Other features of the present invention will be apparent from the accompanying drawings and from the detailed description which follows.
The present invention is illustrated by way of example and not limitation in the figures of the accompanying drawings in which like references indicate similar elements.
The following description and drawings are illustrative of the invention and are not to be construed as limiting the invention. Numerous specific details are described to provide a thorough understanding of the present invention. However, in certain instances, well known or conventional details are not described in order to avoid obscuring the description of the present invention.
Many of the methods of the present invention may be performed with a digital processing system, such as a conventional, general purpose computer system. Special purpose computers which are designed or programmed to perform only one function may also be used.
As shown in
It will be apparent from this description that aspects of the present invention may be embodied, at least in part, in software. That is, the techniques may be carried out in a computer system or other data processing system in response to its processor, such as a microprocessor, executing sequences of instructions contained in a memory, such as ROM 107, volatile RAM 105, non-volatile memory 106, cache 104 or a remote storage device. In various embodiments, hardwired circuitry may be used in combination with software instructions to implement the present invention. Thus, the techniques are not limited to any specific combination of hardware circuitry and software nor to any particular source for the instructions executed by the data processing system. In addition, throughout this description, various functions and operations are described as being performed by or caused by software code to simplify description. However, those skilled in the art will recognize what is meant by such expressions is that the functions result from execution of the code by a processor, such as the microprocessor 103.
A machine readable medium can be used to store software and data which when executed by a data processing system causes the system to perform various methods of the present invention. This executable software and data may be stored in various places including for example ROM 107, volatile RAM 105, non-volatile memory 106 and/or cache 104 as shown in
Thus, a machine readable medium includes any mechanism that provides (i.e., stores and/or transmits) information in a form accessible by a machine (e.g., a computer, network device, personal digital assistant, manufacturing tool, any device with a set of one or more processors, etc.). For example, a machine readable medium includes recordable/non-recordable media (e.g., read only memory (ROM); random access memory (RAM); magnetic disk storage media; optical storage media; flash memory devices; etc.), as well as electrical, optical, acoustical or other forms of propagated signals (e.g., carrier waves, infrared signals, digital signals, etc.); etc.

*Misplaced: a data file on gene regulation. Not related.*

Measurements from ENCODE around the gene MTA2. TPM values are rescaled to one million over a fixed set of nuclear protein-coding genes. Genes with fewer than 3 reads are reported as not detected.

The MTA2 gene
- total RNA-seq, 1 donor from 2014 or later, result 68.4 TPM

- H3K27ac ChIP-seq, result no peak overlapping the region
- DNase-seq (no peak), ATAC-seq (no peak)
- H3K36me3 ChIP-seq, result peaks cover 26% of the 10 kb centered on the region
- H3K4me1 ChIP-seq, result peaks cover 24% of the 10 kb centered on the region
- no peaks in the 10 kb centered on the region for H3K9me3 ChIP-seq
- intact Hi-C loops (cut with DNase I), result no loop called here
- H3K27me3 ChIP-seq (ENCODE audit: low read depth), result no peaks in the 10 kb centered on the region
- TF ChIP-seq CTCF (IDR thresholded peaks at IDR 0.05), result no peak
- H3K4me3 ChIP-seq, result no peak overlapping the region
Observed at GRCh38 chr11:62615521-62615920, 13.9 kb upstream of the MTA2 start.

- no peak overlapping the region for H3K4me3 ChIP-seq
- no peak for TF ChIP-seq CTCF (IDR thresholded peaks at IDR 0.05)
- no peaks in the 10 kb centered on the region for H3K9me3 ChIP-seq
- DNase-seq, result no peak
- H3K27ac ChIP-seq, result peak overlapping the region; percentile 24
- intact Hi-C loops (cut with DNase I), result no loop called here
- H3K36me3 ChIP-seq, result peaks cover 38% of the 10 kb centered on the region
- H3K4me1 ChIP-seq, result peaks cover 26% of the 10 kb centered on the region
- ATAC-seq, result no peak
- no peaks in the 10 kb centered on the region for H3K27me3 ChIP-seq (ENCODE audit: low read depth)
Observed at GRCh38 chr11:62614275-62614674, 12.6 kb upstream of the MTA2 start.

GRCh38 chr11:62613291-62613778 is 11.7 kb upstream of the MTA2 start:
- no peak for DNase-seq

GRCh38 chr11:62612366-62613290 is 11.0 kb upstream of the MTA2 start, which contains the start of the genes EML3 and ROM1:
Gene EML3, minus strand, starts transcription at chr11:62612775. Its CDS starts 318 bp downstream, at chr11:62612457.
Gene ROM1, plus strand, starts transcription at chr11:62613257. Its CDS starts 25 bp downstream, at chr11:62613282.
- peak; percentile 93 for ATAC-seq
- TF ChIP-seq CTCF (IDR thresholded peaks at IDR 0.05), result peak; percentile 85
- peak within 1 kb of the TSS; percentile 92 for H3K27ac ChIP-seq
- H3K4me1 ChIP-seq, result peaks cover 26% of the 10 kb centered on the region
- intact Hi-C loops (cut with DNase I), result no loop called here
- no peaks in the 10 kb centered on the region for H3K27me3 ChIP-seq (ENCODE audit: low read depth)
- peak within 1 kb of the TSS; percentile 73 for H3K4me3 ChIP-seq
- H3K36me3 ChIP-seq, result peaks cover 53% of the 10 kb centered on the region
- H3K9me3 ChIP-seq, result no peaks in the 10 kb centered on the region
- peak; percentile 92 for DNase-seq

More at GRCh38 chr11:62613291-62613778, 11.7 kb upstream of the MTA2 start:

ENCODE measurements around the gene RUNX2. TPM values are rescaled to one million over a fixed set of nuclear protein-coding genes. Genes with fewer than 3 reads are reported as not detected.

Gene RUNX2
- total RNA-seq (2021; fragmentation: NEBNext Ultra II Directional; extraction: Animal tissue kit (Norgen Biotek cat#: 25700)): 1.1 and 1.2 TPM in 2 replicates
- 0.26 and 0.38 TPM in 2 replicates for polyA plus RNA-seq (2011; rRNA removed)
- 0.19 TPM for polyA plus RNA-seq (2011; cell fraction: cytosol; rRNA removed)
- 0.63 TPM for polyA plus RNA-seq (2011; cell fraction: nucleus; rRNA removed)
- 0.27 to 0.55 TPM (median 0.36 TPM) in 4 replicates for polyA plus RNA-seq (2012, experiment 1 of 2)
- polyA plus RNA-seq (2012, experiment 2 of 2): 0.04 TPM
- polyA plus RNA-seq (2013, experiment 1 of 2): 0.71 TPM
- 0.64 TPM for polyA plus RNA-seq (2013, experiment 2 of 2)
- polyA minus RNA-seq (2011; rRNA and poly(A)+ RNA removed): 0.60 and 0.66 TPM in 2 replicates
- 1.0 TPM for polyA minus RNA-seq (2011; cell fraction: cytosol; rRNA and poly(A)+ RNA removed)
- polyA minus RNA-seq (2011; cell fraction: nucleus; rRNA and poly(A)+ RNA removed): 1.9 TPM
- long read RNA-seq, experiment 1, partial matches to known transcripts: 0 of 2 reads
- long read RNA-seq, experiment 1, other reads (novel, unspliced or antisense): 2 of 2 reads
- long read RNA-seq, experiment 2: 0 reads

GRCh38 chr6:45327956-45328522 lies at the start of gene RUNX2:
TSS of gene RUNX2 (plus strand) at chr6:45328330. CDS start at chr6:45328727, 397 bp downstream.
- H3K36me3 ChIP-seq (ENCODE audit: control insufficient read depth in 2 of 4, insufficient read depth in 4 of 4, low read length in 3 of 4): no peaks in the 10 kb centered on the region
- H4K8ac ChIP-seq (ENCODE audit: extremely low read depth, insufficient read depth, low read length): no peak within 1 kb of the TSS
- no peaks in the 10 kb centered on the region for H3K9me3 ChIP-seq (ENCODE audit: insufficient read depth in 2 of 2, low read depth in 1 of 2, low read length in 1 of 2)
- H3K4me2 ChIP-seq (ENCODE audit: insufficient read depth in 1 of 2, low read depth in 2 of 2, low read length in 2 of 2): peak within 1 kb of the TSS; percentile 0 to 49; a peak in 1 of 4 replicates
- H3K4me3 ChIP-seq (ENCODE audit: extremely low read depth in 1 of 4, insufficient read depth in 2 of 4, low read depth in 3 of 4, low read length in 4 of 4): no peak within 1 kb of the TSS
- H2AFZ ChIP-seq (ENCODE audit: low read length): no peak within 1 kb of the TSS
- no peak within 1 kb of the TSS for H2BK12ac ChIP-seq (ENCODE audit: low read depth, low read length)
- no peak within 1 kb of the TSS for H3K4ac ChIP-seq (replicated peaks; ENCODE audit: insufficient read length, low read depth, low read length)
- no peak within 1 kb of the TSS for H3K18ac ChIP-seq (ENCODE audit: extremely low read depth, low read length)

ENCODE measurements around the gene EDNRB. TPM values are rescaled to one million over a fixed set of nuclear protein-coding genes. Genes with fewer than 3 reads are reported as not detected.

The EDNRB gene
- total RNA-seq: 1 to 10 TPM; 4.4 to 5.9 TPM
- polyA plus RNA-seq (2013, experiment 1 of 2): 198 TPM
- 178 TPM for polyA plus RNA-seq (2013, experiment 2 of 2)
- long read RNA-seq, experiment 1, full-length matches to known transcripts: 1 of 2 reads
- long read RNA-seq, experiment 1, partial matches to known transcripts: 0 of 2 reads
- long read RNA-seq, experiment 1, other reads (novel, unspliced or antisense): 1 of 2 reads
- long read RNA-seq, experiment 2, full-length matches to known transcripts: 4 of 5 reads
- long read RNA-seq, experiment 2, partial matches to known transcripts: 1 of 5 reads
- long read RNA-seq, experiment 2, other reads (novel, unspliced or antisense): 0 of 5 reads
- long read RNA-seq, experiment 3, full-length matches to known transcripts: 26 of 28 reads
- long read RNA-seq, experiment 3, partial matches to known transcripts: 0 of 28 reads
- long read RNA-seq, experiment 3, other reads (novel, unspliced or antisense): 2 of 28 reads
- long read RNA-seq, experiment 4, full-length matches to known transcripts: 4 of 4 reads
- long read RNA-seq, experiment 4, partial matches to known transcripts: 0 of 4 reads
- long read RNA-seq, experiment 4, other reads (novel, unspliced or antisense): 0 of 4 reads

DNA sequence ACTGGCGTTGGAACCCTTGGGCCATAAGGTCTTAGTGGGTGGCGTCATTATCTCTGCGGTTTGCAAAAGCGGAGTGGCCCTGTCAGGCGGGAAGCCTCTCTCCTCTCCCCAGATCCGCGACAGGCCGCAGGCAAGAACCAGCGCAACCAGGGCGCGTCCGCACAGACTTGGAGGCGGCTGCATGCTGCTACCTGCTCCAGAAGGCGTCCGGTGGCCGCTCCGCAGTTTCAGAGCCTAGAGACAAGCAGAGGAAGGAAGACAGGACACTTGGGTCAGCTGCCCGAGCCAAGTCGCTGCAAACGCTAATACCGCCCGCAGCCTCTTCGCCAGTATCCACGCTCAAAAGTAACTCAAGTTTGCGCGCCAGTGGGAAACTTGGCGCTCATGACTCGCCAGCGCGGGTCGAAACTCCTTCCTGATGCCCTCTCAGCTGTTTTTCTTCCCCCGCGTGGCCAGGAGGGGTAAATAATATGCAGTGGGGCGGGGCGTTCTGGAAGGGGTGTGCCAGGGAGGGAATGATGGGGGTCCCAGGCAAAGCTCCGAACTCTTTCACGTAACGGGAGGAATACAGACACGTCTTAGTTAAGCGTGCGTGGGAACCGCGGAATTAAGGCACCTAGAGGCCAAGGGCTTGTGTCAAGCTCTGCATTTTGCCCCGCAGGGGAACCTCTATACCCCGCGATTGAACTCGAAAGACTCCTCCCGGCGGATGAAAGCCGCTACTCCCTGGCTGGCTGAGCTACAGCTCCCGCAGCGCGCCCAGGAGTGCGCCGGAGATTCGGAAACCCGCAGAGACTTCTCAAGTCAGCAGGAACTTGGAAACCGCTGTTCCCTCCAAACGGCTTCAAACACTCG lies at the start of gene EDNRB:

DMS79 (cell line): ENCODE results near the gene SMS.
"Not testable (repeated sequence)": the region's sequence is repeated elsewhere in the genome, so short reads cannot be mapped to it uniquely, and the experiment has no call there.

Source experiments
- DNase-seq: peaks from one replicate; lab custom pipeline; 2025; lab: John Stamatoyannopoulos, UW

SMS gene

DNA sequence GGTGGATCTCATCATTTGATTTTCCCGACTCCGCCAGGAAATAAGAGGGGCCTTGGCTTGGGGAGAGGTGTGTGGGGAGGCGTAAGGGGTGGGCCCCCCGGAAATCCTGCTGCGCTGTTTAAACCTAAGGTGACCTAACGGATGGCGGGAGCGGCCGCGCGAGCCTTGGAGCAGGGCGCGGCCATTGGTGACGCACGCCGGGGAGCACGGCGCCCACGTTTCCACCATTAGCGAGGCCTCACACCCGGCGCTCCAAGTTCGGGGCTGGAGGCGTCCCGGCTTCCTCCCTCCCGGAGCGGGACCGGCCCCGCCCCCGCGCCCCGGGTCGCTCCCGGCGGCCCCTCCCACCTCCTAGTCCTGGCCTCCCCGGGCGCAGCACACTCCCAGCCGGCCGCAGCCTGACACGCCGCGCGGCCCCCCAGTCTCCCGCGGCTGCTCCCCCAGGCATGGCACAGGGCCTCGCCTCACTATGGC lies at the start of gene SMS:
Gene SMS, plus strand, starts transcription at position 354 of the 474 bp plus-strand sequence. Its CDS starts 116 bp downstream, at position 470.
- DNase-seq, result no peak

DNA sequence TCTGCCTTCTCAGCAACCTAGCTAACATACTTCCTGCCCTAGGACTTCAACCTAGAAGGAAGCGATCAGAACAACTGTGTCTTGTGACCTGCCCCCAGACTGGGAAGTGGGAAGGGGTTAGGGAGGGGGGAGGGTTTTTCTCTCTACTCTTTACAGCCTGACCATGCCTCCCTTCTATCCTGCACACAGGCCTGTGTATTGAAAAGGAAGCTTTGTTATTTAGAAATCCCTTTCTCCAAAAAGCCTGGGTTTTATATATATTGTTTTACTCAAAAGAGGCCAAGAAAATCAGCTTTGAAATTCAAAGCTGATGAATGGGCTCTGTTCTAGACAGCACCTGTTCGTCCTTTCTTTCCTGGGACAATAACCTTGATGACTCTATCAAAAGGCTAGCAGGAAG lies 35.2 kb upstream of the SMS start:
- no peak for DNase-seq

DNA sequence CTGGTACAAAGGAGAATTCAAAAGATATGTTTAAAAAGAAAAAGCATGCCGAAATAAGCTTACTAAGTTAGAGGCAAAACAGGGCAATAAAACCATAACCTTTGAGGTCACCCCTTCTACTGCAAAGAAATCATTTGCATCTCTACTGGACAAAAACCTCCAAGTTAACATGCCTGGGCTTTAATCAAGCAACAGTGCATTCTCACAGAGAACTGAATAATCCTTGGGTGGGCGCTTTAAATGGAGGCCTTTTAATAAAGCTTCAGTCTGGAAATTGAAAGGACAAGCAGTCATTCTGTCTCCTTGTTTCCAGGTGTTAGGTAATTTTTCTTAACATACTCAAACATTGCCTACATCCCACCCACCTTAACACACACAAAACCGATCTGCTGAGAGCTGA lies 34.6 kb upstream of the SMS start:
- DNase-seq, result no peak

At least one embodiment of the present invention seeks to budget, analyze, simulate, design and/or optimize a digital circuit with a Time Division Multiplexing (TDM) channel using upper bounds of the delays caused by the TDM channel in the connections provided by the TDM channel. Some embodiments of the present invention seek to automatically implement TDM channels for on chip circuitry to reduce on chip routing congestion.
Alternatively, a TDM channel can be replaced with an equivalent component that has the same connectivity and structure as the TDM channel, but without the complex logic of the TDM channel. For example, a TDM channel can be replaced with an ideal TDM channel. The ideal TDM channel provides the same connectivity between the TDM sender and the TDM receiver, between the sending logic block and the TDM sender, and between the receiving logic block and the TDM receiver, just as the original TDM channel. The ideal TDM channel causes predetermined signal delays for the connections according to the upper bounds of the signal delays caused by the original TDM channel; and, the ideal TDM channel causes the same predetermined signal delays irrespective to the states of the clock signals. For example, in